Training Exercise Becomes Real-Life Rescue | NBC Southern California
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Training Exercise Becomes Real-Life Rescue

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    NEWSLETTERS

     A team of volunteer rescuers who had traveled to the San Gabriel Mountains for a training exercise were pulled into a real-life search-and-rescue situation when a group of hikers fell off down an ice chute. Kathy Vara reports for the NBC4 News at 4 p.m. on Friday, March 31, 2017.

    (Published Friday, March 31, 2017)

    It was only a coincidence that a team made up of volunteers from Ventura County chose to do some snow training off the Angeles Crest Highway. At the same time they were doing drills, a group of hikers fell down an ice chute at 7,000 feet in the San Gabriel Mountains.

    On that day, those volunteers became heroes.

    The Ventura County East Valley Rescue Team had traveled from Thousand Oaks to train in the snow when some hikers flagged them down.

    "It was clear from the tone in their voices that there were some fairly injured people," said Greg Brentin, squad leader for the team.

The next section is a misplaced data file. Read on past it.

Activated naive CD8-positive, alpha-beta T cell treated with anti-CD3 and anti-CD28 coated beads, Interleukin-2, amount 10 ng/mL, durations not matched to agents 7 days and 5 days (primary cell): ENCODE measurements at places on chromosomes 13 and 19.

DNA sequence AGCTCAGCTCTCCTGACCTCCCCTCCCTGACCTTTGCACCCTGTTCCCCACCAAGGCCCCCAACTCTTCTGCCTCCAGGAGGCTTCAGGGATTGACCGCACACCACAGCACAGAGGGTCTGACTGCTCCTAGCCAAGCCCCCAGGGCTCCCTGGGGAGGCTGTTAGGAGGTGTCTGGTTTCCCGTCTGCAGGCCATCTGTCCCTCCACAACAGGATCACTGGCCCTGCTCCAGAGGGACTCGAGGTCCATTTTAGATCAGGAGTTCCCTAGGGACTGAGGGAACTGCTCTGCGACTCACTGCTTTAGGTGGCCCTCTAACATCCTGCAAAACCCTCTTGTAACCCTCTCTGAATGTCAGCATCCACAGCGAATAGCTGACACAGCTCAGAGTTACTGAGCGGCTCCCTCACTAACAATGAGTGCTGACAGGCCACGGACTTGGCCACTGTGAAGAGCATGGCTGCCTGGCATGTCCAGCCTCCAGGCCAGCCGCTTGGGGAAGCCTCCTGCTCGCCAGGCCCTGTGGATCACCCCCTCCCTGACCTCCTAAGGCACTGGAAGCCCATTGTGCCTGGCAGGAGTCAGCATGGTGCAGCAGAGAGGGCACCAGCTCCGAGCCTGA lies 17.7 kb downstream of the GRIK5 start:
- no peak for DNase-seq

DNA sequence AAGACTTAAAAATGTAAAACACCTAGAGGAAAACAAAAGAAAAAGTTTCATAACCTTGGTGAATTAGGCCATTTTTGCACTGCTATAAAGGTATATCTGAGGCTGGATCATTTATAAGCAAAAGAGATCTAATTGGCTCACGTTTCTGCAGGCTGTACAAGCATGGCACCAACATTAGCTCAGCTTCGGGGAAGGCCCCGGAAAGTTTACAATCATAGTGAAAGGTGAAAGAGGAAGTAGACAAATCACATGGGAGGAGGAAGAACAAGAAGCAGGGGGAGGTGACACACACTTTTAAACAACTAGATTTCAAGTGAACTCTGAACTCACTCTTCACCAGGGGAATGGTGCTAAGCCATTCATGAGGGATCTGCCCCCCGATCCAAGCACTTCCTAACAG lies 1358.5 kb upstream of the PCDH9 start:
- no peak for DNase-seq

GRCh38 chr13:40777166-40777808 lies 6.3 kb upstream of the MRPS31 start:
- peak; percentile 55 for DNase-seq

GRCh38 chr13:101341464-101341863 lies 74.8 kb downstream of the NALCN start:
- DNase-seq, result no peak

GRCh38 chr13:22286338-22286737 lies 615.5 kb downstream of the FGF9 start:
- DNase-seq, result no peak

The Ventura County rescuers were out of their element in the San Gabriel Mountains, but they had come with all their gear and were ready to respond.

    Strapping on their snow spikes, they hiked 30 minutes into the mountains, unsure of what they would find.

    "They are down the side of the mountain and it's like 'Where? How can they be down the side of this?'" rescue team member Michelle Fishman said.

    There was no cell reception, but because they had a satellite phone they were able to call for backup.

    "What we train for throughout the whole year, we put together in one scenario," Brentin said.

    One hiker had a cut on the head. Another had trouble breathing. They needed immediate medical care.

    "This is very serious and there are real people who are going to die if we don’t get to them," said Brentin.

    Though one hiker died from injuries sustained in the fall, the Ventura County volunteers were able to save four lives that day.